20. 20.
    Grégoire mentions Lacunza’s work, and how he happened to receive it, in Histoire des sectes religieuses, first ed. 1814 (Paris: Potey, 1814), 1:201 and note. Grégoire had a Latin translation rather than the original Spanish. On the fortuna of Lacunza’s work, see Alfred-Félix Vaucher, Une célébrité oublié. Le P. Manuel de Lacunza y Diaz (1731–1801) (Collonges-sous-Salève: Imprimerie Fides, 1968).Google Scholar
  21. 21.
    Vaucher, Lacunza, 25, sec. 17.Google Scholar
  22. 22.
    The letter of dismissal states, “Sir, at the time of your appointment as Consul in Tunis, it was not known that the RELIGION which you profess would form any obstacle to the exercise of your Consular functions. Recent information, however on which entire reliance may be placed, proves that it would produce a very unfavorable effect. IN CONSEQUENCE OF WHICH, the President has deemed it expedient to revoke your commission. On receipt of this letter, therefore, you will consider yourself no longer in the public service. … Your obedient servant, James Monroe.” The letter is published in Noah, Travels, pp. 376-377. The original has not been found.Google Scholar
  23. 23.
    Noah, Travels, p. 241.Google Scholar
  24. 24.
    The letters are printed in Noah, Travels, Appendix VI, pp. xxv-xxvi. On Noah’s reaction and his contacts with Adams, Jefferson and Madison, see Popkin, “Mordecai Noah, the abbé Henri Grégoire and the Paris Sanhédrin,” pp. 132-133.Google Scholar
  25. 25.
    The speech given in April 1818 in a New York synagogue. It is reprinted in Joseph L. Blau and Salo W. Baron, The Jews of the United States. A Documentary History (New York and London, 1965), pp. 82-85.Google Scholar
  26. 26.
    Popkin, “Noah and the Sanhédrin,” p. 134.Google Scholar
  27. 27.
    Mordecai Noah, “Address by Mordecai M. Noah, 24 September 1825,”, reprinted in Publications of the American Jewish Historical Society, No. 21, Lyons Collection, Vol. I (1913), pp. 230-252.Google Scholar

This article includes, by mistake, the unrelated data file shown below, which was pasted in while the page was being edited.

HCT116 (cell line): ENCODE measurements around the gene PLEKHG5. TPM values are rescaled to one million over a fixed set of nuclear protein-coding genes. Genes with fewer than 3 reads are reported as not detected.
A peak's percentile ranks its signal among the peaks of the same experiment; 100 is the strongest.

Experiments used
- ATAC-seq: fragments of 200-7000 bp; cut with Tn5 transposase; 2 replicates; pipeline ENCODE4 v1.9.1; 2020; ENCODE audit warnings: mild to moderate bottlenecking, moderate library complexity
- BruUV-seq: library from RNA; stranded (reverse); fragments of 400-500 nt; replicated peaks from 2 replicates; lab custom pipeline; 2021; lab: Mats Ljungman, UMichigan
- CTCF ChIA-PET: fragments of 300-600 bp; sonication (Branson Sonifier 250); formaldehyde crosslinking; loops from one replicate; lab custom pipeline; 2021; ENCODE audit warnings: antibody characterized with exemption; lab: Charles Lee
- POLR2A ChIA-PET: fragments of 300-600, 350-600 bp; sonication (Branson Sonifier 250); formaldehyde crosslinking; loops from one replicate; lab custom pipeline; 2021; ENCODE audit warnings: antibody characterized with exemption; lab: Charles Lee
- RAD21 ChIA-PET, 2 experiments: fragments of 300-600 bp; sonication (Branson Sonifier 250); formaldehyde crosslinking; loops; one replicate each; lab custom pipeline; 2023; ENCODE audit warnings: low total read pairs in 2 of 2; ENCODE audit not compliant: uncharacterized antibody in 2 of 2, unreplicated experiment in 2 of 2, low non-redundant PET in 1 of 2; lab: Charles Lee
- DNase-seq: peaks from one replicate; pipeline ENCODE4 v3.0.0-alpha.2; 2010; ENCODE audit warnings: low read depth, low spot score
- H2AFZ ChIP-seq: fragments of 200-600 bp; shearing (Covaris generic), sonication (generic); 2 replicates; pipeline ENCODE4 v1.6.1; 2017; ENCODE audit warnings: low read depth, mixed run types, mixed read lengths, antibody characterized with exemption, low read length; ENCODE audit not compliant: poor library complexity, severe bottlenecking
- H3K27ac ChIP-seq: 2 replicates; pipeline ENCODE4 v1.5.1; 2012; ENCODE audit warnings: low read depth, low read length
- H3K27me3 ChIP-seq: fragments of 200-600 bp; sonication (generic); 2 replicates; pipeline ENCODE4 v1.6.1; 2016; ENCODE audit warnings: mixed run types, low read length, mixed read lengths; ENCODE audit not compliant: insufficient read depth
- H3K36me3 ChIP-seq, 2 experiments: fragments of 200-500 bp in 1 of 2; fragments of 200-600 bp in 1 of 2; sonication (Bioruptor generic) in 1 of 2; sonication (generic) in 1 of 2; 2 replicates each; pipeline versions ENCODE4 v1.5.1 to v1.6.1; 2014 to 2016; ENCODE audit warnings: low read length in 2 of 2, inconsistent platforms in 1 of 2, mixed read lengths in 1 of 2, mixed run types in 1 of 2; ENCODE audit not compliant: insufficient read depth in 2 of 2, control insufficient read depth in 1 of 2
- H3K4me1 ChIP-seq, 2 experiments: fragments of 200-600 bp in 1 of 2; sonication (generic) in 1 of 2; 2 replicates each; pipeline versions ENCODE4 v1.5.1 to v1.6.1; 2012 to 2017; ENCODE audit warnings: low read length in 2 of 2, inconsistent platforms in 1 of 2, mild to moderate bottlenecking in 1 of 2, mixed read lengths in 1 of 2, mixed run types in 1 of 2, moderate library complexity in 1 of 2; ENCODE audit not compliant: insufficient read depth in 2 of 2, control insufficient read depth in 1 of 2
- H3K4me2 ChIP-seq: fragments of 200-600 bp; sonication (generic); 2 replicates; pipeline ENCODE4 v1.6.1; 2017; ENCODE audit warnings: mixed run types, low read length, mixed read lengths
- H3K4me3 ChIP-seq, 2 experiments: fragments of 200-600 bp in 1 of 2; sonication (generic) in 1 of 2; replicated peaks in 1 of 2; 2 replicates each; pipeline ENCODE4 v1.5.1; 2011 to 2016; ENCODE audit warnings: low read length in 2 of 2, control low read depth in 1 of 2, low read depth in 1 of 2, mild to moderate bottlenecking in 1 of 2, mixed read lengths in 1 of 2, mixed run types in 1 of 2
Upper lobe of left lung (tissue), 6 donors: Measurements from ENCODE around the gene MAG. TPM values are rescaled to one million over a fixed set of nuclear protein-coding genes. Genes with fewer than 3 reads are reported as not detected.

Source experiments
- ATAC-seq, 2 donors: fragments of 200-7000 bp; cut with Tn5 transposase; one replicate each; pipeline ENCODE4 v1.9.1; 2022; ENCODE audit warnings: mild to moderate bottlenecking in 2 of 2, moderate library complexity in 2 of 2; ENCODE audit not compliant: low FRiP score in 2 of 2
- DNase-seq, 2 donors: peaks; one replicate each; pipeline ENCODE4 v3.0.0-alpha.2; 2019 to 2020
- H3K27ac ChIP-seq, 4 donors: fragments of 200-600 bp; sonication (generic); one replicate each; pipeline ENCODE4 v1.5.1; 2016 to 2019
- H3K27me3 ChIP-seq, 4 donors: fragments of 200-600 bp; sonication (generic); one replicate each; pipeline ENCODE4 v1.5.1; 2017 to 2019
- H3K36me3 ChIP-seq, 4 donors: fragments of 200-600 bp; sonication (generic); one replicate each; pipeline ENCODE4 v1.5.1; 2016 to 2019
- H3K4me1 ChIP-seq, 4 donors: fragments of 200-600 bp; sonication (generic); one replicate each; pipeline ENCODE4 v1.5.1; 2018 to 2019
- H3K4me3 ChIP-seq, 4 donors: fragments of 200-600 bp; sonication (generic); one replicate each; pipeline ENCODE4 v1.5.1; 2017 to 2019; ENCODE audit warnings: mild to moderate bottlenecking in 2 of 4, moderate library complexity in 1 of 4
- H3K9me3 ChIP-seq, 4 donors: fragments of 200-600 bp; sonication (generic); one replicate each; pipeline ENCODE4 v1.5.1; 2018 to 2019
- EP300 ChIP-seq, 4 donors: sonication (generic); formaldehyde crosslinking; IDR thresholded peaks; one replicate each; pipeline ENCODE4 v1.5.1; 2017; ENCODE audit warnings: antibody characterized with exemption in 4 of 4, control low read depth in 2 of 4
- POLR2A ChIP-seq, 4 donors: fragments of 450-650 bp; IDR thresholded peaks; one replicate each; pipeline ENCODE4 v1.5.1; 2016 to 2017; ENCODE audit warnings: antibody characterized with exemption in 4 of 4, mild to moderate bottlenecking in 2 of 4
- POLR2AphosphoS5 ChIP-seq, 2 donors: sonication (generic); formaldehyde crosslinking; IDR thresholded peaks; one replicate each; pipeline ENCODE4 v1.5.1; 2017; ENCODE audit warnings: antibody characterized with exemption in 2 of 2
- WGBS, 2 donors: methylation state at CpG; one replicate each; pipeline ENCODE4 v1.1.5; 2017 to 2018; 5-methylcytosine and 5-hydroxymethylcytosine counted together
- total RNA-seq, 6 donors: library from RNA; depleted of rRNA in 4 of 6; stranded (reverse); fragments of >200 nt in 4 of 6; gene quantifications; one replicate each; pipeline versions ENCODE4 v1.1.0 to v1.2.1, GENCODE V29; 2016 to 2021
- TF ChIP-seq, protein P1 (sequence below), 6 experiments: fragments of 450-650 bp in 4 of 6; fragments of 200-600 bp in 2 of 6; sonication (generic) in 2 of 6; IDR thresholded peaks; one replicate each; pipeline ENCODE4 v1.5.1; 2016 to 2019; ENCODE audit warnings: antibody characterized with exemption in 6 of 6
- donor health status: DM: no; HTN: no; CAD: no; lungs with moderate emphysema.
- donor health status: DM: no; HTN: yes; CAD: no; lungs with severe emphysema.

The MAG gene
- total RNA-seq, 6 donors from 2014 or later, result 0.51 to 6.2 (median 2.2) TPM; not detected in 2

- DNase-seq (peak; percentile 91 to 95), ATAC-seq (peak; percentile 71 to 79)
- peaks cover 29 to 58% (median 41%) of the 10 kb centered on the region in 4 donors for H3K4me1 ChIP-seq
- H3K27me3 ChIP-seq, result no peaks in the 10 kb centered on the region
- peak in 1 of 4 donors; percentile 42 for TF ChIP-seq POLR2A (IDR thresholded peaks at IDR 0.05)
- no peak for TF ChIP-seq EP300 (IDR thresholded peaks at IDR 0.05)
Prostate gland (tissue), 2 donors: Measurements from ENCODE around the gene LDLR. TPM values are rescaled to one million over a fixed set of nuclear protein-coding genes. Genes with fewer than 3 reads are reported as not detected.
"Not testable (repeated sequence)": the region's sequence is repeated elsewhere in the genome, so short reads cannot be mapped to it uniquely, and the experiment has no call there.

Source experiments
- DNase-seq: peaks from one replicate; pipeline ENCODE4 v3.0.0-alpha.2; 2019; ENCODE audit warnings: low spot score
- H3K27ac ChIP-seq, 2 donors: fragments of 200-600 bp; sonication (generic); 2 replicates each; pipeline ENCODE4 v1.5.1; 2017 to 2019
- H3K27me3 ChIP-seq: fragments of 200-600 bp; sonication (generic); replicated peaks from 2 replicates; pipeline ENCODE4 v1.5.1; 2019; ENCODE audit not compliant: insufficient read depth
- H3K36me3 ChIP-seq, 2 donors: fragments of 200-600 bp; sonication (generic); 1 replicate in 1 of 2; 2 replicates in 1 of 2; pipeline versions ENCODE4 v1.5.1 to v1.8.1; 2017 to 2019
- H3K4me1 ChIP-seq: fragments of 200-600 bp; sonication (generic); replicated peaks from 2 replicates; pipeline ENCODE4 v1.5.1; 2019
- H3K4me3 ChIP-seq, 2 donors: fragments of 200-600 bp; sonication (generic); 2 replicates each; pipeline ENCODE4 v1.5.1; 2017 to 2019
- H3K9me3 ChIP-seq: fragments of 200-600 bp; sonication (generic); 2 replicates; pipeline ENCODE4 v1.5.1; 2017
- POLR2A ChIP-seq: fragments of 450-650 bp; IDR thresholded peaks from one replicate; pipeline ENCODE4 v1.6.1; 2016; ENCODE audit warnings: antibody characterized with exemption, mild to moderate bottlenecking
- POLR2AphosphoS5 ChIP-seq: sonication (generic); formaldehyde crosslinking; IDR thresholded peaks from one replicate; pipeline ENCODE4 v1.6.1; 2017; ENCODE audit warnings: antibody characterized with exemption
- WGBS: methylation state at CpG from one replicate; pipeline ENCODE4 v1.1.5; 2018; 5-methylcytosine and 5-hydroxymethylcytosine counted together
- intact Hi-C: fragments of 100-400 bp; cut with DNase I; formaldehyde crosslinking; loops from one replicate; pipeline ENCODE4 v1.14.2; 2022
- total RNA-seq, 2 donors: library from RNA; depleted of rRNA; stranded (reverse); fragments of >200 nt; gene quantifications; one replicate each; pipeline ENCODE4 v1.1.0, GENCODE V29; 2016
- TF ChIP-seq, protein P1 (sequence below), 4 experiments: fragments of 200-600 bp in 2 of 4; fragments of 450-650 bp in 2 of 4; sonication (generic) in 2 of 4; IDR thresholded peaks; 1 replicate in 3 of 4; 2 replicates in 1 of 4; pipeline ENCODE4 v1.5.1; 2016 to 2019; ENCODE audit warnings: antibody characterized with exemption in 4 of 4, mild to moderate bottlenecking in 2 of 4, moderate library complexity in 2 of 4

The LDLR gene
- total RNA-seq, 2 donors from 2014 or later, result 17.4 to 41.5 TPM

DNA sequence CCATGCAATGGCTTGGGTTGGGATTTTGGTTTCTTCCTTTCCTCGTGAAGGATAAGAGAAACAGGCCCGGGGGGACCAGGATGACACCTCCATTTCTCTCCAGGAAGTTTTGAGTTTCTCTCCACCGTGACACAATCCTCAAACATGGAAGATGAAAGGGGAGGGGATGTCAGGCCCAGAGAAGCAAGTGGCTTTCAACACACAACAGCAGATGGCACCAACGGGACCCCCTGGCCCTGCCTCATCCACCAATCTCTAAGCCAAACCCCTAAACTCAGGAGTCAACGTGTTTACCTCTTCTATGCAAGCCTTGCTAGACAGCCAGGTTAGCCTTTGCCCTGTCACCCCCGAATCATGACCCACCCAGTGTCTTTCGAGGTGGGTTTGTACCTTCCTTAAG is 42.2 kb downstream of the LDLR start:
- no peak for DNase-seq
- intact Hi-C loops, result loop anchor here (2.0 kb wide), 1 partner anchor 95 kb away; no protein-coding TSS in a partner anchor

28. 28.
    Noah, “Address”, pp. 248-251. Noah published a Discourse on the Evidence of the American Indians Being the Descendents of the Lost Tribes of Israel in 1837. This has been reprinted in Midstream 18 (May 1961), pp. 49-64.Google Scholar
  29. 29.
    This all appears in Noah’s “Proclamation to the Jews,” of September 1825, published in Max J. Köhler, “Some Early American Zionist Projects,” Publications of the American Jewish Historical Society, No. 8, (1900), Appendix II, pp. 97-118.Google Scholar
  30. 30.
    On Grégoire’s epistolary discussions with Bishop John Carroll of Baltimore, see R. H. Popkin, “An Aspect of the Problem of Religious Freedom in the French and American Revolutions,” in The Third Force in Seventeenth-Century Thought (Leiden: Brill, 1992), pp. 308-324. There are some letters of Grégoire in the archives of the Baltimore Archdiocese.Google Scholar
  31. 31.
    Noah, “Proclamation,” p. 112.Google Scholar
  32. 32.
    Noah, “Address,” p. 241.Google Scholar
  33. 33.
    Noah, “Address,” pp. 250-251.Google Scholar
  34. 34.
    The letter of Grand Rabbi Cologna first appeared as “Au Rédacteur,” in the Journal des Débats publiques et littéraires 18 November 1825, pp. 2-3. It later appeared in English in the New York National Advocate, 12 January 1826. and the Niles Register, 21 January 1836. On the rabbinical reactions and those of other Jewish groups, see Popkin, “Mordecai Noah and the Sanhédrin,” pp. 140-141.Google Scholar
  35. 35.
    Noah was also attacked by Samuel Harby, the reformed leader from South Carolina and by Benjamin Graetz of Philadelphia. On this, see Jonathan Sarna, Jacksonian Jew, pp. 72-73.Google Scholar
  36. 36.
    The section on Jews in America runs from pp. 3:370-379. Noah and his project are discussed on pp. 3:376-379.Google Scholar
  37. 37.
    Grégoire, Histoire des sectes religeuses, 1828 ed., 3:376-378.Google Scholar
  38. 38.
    Grégoire, Histoire des sectes religeuses, 1828 ed., 3:379.Google Scholar
  39. 39.
    Noah, “Address,” pp. 232 and 248.Google Scholar
  40. 40.
    On Grégoire’s ecclesiastical career, see Necheles, Grégoire. On the Constitutional Church see A. Aulard, Christianity and the French Revolution (London: Little Brown, 1927), ch. 2.Google Scholar
  41. 41.
    On this episode, see Popkin, “The Problem of Religious Freedom,” pp. 311-312. Grégoire, in his Histoire des sectes religieuses, 1828 ed., T. I, ch. i, gives a detailed picture of the campaign against religion during the Reign of Terror. Grégoire’s speech, enlarged, was published as Discours sur la liberté des cultes, An III de la Revolution. Google Scholar
  42. 42.
    The law was proposed and quickly adopted in 1795.Google Scholar
  43. 43.
    Grégoire sent much material to Bishop Carroll in Baltimore, as well letters, discussing the French and American situations with regard to religious liberty. On this see Popkin, “The Problem of Religious Freedom,” pp. 318-322.Google Scholar

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© Springer Science+Business Media Dordrecht 2000

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  • Richard H. Popkin